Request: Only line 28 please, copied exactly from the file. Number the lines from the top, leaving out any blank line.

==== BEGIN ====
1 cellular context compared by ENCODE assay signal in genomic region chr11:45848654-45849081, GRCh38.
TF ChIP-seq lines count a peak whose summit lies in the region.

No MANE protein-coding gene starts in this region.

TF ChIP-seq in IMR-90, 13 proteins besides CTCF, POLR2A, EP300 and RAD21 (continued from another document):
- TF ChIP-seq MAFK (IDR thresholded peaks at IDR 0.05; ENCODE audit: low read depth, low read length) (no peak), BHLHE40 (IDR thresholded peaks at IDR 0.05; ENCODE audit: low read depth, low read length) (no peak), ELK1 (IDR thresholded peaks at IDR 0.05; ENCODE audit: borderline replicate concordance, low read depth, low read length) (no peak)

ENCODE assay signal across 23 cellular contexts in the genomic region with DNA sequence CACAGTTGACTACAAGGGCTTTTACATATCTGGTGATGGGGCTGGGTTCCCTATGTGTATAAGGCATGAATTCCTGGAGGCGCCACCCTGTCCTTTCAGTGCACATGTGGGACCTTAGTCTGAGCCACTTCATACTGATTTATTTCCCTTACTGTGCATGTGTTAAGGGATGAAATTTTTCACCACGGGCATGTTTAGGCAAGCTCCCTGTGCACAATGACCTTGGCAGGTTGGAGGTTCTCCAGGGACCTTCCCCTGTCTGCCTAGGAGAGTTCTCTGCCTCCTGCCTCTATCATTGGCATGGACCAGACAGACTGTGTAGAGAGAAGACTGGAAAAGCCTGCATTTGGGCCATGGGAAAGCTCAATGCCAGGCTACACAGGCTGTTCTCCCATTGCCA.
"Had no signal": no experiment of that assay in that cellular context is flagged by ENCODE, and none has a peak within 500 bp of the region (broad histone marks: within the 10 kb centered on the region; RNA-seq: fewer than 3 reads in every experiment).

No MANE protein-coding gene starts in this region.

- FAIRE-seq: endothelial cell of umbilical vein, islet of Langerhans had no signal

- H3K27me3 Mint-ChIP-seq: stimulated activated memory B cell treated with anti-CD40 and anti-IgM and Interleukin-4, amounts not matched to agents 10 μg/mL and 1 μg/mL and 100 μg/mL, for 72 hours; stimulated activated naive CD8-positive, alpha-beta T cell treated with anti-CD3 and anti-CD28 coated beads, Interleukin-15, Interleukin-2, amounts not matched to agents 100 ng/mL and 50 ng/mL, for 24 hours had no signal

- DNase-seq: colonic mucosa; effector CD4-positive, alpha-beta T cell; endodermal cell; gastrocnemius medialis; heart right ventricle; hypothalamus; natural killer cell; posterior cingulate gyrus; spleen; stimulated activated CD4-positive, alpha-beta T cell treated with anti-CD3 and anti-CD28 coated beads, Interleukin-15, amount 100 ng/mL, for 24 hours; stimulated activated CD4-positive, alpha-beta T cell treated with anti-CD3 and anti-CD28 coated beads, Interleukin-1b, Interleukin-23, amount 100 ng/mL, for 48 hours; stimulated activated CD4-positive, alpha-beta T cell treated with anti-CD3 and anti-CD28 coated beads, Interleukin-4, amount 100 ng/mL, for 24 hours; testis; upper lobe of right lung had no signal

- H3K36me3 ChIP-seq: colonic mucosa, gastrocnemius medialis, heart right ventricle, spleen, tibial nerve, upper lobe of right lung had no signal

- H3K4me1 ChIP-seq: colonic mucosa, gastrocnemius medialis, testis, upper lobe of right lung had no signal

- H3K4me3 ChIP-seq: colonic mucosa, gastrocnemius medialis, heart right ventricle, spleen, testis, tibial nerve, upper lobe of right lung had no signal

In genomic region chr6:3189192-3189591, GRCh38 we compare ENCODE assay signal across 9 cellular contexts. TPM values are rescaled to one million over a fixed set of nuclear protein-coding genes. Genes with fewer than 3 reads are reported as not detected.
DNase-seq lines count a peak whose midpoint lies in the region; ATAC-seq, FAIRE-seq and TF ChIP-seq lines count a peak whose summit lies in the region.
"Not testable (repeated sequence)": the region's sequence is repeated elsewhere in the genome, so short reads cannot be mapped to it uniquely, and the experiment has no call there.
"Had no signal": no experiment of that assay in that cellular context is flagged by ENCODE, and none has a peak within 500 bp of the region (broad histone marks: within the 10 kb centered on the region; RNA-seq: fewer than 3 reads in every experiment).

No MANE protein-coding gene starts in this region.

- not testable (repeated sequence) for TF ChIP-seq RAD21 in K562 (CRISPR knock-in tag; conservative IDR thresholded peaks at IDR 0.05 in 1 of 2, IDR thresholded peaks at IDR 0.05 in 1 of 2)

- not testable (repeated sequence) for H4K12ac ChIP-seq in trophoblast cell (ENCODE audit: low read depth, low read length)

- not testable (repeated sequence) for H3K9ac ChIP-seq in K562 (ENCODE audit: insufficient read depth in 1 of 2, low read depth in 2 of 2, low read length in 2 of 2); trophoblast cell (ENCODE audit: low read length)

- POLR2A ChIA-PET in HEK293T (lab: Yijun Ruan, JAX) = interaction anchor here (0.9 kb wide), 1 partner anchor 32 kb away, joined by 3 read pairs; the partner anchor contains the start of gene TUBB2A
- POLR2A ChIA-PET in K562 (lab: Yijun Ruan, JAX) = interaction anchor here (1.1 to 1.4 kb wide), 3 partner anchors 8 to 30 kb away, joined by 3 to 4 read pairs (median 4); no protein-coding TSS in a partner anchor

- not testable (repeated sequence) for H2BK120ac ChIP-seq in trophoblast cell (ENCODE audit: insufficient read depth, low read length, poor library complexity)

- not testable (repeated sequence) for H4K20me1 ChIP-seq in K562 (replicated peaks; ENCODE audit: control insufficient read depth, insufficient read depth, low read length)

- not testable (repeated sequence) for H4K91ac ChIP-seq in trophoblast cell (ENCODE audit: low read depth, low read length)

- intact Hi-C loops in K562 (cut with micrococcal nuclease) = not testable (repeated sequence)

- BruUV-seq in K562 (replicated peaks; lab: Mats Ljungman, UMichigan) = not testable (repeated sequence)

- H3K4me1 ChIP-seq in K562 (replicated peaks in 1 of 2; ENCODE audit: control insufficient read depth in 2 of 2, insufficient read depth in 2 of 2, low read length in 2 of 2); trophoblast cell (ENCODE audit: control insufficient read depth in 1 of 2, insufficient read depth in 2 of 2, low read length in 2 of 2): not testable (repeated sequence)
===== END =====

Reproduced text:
- intact Hi-C loops in K562 (cut with micrococcal nuclease) = not testable (repeated sequence)